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Some Oklahoma Republicans ready to support higher taxes on wealthy

Facing a situation where no action will mean higher rates for all taxpayers, Sen. Tom Coburn and Rep. Tom Cole say their priority now is protecting the middle class.
by Chris Casteel Published: December 19, 2012

With tax hikes on all Americans looming in two weeks, some Republican members of Oklahoma's congressional delegation said Tuesday they were ready to vote on raising rates for upper-income taxpayers to avoid higher rates for the vast majority of people.

Sen. Tom Coburn, R-Muskogee, and Rep. Tom Cole, R-Moore, said they could support a plan floated by House Speaker John Boehner on Tuesday to extend the current tax rates for all of those making less than $1 million a year, while allowing the rates for those earning above $1 million to rise to levels of a decade ago.

If Congress takes no action on individual income tax rates, tax cuts enacted in 2001 and 2003 — and extended in 2010 — would expire at the end of this month.

Boehner, R-Ohio, and President Barack Obama have been negotiating to avoid the so-called “fiscal cliff,” the expiring tax cuts and automatic spending cuts set to kick in within weeks.

Some economists have warned that the combination could lead to another recession.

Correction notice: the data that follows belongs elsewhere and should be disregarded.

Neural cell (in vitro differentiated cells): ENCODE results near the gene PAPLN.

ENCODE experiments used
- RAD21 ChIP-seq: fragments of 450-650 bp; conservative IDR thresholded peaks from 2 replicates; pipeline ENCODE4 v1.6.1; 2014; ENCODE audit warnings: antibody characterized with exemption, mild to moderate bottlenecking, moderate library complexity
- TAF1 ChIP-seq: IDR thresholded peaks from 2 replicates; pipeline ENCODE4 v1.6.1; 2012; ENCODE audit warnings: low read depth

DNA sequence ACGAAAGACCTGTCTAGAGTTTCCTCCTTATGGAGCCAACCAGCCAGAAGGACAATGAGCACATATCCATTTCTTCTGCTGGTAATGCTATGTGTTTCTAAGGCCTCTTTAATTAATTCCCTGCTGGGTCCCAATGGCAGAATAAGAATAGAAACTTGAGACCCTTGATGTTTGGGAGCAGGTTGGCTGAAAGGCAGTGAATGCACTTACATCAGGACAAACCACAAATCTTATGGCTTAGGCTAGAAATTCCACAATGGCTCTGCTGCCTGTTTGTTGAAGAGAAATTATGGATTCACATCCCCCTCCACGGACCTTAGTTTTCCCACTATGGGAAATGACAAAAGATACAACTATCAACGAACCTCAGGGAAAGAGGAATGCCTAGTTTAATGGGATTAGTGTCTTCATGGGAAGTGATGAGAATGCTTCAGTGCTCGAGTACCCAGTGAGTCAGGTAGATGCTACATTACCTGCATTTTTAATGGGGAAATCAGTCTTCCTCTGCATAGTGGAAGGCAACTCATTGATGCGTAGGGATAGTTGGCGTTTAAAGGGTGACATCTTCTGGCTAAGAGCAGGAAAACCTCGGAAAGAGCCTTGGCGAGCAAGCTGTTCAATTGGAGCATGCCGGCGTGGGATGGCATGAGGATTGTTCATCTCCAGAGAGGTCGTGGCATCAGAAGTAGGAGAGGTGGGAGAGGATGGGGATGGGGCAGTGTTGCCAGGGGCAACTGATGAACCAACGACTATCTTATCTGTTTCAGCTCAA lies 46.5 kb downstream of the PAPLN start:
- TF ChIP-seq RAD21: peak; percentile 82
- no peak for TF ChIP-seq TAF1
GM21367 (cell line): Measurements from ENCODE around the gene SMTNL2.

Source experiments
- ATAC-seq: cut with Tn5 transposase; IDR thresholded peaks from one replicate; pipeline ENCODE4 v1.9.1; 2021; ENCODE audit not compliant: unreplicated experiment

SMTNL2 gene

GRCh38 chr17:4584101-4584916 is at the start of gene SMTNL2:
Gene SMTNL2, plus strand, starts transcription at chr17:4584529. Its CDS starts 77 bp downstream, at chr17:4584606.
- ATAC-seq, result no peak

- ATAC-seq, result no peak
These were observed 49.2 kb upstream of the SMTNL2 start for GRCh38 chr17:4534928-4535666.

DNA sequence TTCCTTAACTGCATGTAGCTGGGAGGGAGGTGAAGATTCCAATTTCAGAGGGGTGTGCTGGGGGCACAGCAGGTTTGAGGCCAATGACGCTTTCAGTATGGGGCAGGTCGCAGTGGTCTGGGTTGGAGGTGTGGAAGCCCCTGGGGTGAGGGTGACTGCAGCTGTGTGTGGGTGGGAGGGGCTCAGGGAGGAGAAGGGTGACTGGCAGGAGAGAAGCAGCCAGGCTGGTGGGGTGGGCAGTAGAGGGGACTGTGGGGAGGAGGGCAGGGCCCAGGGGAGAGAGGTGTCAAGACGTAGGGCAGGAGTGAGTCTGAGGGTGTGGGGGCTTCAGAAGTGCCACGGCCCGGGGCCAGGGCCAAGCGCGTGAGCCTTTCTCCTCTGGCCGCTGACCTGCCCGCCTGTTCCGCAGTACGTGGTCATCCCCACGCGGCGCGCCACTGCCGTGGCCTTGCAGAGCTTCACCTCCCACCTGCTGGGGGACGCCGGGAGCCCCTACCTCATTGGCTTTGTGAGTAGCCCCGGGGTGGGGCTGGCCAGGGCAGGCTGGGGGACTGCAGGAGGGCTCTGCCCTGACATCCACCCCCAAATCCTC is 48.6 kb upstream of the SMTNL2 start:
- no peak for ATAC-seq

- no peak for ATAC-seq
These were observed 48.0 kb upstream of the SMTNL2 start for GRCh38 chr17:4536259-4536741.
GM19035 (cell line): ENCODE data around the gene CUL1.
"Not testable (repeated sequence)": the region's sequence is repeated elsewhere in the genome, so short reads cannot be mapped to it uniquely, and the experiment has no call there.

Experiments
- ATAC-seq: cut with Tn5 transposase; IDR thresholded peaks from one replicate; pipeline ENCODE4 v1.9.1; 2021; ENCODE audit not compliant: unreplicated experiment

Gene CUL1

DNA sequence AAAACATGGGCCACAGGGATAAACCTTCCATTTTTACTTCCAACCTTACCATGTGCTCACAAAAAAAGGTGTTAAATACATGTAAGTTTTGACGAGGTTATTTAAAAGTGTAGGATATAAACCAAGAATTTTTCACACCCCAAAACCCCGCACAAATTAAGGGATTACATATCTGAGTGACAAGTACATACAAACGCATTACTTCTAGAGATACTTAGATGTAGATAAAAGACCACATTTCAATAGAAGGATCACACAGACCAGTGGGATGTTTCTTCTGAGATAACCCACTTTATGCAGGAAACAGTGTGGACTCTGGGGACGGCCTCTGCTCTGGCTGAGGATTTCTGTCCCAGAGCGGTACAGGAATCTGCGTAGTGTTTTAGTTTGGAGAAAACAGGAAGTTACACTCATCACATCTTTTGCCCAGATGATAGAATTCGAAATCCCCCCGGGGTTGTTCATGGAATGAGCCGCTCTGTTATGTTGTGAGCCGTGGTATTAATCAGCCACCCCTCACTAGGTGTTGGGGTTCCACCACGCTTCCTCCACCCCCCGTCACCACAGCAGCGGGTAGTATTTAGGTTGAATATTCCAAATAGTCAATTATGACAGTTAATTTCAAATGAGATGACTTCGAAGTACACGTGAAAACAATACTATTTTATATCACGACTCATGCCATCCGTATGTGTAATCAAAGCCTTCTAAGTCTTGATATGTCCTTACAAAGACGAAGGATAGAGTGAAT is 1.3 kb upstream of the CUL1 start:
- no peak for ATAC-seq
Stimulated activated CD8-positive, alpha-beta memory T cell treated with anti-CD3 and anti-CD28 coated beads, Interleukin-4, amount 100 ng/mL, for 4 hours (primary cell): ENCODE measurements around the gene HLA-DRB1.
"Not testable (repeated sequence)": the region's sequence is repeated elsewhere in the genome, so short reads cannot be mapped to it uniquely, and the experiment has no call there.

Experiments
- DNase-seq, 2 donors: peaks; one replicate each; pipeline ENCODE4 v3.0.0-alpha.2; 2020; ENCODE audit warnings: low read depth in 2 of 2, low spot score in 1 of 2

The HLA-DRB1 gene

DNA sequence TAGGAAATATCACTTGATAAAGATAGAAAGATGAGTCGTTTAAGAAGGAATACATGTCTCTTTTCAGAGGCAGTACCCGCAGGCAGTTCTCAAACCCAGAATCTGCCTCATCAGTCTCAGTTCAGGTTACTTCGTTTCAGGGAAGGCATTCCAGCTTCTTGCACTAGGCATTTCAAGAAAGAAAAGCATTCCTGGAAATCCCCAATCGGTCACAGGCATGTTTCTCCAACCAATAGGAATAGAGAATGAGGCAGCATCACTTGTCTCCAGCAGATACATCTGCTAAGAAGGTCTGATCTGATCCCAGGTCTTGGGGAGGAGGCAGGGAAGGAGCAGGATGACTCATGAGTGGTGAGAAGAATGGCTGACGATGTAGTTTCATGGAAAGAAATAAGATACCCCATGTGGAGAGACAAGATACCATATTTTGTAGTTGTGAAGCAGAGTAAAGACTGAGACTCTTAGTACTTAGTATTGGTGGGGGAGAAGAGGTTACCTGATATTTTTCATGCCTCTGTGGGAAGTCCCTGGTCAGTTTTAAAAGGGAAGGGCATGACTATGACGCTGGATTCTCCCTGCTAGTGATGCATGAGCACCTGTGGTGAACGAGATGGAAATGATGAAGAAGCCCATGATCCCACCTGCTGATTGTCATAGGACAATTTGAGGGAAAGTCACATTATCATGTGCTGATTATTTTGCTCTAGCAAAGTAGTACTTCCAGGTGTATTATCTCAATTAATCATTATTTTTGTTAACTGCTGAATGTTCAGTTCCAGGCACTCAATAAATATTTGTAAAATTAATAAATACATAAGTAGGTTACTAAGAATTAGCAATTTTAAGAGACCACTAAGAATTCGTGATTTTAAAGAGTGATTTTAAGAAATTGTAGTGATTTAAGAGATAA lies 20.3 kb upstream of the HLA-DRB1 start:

The president campaigned on a pledge to extend the tax cuts for those families making less than $250,000 a year, but he has shown a willingness to raise that threshold. Boehner's plan, which the House may vote on this week, would only raise rates for those making more than $1 million.

Rep. James Lankford, R-Oklahoma City, said he didn't know whether he would support Boehner's plan.

“None of us want to see taxes go up on anyone,” he said. “But it's automatic. So it's a quandary. For those who want to stand up say, ‘I'm going to oppose all tax increases' — really, how does that happen? How does that really occur at this point?

“You've got a Senate that is absolutely adamantly determined to raise taxes and you've got a president that's determined to raise taxes.

“The problem is we're in a situation where if we vote ‘no,' we actually raise taxes, and if we vote ‘yes' we actually raise taxes.”

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by Chris Casteel
Washington Bureau
Chris Casteel began working for The Oklahoman's Norman bureau in 1982 while a student at the University of Oklahoma. After covering the police beat, federal courts and the state Legislature in Oklahoma City, he moved to Washington in 1990, where...
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